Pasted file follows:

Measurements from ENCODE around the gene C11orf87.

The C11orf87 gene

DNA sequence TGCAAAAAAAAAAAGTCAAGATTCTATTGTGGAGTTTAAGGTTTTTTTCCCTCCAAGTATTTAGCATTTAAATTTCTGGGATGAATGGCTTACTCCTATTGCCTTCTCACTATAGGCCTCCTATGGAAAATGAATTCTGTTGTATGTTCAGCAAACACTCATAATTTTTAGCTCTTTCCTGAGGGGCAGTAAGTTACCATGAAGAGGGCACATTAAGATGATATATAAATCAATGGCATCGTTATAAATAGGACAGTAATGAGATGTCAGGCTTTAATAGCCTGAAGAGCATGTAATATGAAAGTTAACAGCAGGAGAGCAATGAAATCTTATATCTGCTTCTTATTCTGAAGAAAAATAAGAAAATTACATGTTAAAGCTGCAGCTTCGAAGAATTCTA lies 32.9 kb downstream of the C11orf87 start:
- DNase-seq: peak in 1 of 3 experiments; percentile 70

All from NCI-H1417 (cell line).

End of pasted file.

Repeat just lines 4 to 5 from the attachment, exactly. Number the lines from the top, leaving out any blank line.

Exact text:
- DNase-seq: peak in 1 of 3 experiments; percentile 70

All from NCI-H1417 (cell line).